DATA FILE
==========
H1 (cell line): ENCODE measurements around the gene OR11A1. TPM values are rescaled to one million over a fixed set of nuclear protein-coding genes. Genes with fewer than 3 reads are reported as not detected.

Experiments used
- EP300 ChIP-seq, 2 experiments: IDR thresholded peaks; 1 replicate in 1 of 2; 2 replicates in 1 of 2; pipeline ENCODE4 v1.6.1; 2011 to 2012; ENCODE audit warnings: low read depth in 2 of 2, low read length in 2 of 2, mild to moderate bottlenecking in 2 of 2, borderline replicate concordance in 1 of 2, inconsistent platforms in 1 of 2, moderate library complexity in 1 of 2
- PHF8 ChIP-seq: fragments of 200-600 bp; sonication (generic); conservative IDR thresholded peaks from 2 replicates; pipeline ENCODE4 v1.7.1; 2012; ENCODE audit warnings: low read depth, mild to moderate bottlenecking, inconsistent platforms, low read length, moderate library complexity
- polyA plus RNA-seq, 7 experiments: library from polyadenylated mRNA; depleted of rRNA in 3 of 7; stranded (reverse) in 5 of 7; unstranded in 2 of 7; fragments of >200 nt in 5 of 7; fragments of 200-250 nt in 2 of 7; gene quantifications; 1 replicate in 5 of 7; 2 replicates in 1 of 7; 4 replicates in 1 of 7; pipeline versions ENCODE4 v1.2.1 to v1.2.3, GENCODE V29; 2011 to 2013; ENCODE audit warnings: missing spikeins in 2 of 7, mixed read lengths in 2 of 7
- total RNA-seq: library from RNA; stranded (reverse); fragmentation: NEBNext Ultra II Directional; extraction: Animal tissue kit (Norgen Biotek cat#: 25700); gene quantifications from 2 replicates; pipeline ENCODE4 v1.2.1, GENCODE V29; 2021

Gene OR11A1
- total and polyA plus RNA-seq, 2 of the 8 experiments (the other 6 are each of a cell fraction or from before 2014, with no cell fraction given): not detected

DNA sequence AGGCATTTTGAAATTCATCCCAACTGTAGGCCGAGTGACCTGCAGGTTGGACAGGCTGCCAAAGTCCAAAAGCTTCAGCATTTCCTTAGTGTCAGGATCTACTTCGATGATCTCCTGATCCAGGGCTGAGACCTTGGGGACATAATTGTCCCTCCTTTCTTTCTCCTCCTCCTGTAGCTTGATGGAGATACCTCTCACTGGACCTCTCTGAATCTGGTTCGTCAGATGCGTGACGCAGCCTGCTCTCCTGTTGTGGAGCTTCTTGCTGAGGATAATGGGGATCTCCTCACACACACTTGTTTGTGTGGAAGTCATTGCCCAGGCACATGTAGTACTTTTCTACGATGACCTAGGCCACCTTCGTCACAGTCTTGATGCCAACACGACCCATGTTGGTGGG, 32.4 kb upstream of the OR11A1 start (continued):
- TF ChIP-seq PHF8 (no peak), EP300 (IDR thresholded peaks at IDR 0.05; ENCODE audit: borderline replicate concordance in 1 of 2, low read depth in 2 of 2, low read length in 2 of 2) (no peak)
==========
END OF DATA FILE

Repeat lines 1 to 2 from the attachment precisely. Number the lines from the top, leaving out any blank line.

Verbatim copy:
H1 (cell line): ENCODE measurements around the gene OR11A1. TPM values are rescaled to one million over a fixed set of nuclear protein-coding genes. Genes with fewer than 3 reads are reported as not detected.

Experiments used